Pressure cook them at 15PSI for one hour minimum.

Many common pathogens survive boiling temps. If you don't have access to an autoclave, a pressure cooker is the next best thing.

I wouldn't be too worried but I wouldn't lick them or see what they smell like just yet. My Spidey sense tells me that won't be good.




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aga
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[*] posted on 7-6-2015 at 13:39


Quote: Originally posted by Zombie  
Many common pathogens survive boiling temps.

Name One with any actual research to back that up ?

Perhaps Pasteurisation of Milk needs re-thinking, so this is Urgent !




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[*] posted on 7-6-2015 at 14:52


http://en.m.wikipedia.org/wiki/Endospore

Bacterial endospores can, IIRC.

Still, in most. cases boiling should be fine.






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[*] posted on 7-6-2015 at 21:48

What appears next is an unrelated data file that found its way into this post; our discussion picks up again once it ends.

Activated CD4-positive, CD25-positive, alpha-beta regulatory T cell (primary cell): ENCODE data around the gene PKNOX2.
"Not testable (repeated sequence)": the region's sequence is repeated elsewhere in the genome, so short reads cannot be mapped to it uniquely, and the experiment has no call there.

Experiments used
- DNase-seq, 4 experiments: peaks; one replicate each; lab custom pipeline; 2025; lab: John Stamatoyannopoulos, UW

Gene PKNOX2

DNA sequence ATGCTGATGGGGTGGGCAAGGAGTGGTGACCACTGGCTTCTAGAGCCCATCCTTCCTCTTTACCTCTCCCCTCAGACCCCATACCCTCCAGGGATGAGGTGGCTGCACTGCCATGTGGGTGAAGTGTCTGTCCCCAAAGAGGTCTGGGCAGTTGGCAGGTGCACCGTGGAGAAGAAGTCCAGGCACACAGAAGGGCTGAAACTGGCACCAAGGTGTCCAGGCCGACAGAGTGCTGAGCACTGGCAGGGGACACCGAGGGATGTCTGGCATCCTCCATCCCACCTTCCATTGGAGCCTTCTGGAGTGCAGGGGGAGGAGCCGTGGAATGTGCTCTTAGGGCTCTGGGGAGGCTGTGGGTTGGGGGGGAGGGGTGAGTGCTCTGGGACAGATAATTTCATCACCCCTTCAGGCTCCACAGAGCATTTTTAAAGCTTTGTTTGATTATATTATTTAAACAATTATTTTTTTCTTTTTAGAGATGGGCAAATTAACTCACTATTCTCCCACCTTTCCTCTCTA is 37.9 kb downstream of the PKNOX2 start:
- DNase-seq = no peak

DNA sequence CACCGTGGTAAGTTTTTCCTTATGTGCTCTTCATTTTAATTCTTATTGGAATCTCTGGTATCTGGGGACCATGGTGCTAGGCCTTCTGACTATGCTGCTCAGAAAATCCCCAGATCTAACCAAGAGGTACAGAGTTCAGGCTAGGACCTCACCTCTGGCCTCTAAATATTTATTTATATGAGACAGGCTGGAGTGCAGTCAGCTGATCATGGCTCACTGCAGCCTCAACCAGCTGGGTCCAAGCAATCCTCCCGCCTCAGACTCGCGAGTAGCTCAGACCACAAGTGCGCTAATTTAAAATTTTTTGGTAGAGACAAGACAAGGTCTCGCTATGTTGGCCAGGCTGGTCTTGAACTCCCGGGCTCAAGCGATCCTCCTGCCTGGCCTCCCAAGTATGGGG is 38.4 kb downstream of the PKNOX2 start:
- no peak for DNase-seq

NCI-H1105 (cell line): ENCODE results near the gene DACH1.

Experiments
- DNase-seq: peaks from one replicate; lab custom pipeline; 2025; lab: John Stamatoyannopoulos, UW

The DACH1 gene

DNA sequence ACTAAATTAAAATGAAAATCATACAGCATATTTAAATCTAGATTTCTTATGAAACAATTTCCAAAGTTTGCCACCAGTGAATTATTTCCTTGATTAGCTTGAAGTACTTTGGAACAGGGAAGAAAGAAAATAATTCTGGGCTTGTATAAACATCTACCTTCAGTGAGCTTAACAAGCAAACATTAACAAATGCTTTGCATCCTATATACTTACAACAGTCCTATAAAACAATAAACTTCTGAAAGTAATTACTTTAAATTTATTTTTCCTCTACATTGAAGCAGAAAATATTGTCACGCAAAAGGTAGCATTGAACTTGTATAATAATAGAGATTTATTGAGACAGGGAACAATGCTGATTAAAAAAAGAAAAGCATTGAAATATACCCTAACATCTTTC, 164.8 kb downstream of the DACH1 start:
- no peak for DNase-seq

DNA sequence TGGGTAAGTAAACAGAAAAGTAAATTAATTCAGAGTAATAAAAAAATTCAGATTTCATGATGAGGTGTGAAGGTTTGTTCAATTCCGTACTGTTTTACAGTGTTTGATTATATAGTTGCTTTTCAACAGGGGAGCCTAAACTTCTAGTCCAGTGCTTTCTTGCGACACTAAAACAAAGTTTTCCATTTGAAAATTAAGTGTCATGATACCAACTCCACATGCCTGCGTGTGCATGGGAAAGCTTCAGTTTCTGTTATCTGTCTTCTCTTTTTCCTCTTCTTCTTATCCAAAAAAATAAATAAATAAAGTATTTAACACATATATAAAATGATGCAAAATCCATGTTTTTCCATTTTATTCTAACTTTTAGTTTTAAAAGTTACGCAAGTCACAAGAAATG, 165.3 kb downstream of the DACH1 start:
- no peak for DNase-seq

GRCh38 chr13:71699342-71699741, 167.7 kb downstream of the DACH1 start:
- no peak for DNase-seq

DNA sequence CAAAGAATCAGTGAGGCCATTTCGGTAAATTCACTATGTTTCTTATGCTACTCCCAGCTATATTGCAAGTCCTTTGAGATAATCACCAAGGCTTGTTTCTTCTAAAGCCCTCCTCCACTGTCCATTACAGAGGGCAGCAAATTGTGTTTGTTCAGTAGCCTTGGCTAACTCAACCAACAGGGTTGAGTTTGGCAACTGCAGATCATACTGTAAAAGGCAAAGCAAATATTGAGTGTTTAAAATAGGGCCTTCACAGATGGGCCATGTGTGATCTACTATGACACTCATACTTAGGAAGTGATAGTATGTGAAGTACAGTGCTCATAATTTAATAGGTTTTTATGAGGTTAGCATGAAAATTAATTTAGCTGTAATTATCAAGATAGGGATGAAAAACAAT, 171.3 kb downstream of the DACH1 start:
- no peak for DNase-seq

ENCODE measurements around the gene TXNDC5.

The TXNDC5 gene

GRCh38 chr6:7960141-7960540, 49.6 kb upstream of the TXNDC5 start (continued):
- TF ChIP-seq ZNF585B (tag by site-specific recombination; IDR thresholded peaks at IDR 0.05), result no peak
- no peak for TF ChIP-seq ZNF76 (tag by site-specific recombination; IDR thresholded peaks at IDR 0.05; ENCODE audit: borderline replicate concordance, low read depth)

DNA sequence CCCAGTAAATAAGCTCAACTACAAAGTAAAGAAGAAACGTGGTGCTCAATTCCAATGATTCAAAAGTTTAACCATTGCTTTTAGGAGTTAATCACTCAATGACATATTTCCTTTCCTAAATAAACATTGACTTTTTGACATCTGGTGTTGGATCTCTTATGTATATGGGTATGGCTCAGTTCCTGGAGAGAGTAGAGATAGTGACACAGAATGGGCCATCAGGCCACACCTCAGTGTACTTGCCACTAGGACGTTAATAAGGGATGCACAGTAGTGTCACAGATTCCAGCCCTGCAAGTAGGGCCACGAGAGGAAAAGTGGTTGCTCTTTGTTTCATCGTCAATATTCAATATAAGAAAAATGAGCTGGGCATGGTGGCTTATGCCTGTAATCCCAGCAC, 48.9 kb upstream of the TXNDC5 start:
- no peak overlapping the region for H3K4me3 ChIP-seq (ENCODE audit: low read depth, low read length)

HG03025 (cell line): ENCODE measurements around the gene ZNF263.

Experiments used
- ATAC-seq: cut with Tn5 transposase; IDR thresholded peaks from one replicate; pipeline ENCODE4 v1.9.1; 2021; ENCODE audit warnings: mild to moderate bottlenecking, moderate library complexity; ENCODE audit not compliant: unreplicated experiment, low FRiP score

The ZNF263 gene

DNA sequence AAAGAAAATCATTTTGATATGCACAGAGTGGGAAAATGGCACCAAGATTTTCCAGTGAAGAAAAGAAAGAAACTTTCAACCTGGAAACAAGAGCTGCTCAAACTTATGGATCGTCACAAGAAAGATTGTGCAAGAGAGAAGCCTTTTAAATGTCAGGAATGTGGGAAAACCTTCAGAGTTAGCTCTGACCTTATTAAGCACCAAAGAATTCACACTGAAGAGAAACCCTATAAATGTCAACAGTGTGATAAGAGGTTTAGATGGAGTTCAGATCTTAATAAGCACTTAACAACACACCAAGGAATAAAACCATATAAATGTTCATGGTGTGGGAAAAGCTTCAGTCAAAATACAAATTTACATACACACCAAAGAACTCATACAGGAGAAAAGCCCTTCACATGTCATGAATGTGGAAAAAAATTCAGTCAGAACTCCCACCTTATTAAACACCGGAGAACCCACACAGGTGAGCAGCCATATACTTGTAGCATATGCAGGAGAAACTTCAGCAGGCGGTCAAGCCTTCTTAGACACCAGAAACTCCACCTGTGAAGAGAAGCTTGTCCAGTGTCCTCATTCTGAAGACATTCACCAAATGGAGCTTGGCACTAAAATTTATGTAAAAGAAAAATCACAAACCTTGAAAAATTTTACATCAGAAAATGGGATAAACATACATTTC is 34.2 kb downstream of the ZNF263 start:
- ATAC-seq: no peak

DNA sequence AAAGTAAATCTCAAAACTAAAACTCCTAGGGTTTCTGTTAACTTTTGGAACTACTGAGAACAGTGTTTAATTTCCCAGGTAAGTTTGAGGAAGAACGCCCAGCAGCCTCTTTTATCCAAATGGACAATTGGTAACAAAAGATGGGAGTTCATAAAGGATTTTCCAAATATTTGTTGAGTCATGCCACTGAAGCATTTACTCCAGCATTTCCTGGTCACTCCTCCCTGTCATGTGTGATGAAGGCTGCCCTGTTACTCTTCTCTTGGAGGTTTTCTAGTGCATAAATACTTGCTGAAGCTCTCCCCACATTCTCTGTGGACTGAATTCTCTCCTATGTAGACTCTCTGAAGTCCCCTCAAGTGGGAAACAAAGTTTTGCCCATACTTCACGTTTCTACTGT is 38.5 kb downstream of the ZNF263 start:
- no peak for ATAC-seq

i second the pressure cooker idea, if they've been used for bacteria culture.
(121 C at 15 psi for 15 minutes minimum)

If you can, pick up some autoclave tape at a medical supply or lab supply place, it changes colour/stripes when exposed to autoclave temperatures.

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[*] posted on 7-6-2015 at 23:31


http://en.m.wikipedia.org/wiki/Endospore#Formation_and_destr...

"Endospores are able to survive at 100 °C for hours, although the longer the number of hours the fewer that will survive"

"To kill all anthrax spores, standard household bleach .. 5% ... diluted 10:1 ... 10 minutes ... Higher concentrations of bleach are not more effective ..."




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[*] posted on 7-6-2015 at 23:40


I agree that there are chemical means of destroying endospores, much more efficiently than heat. Especially since most people would not boil their test tubes for "hours."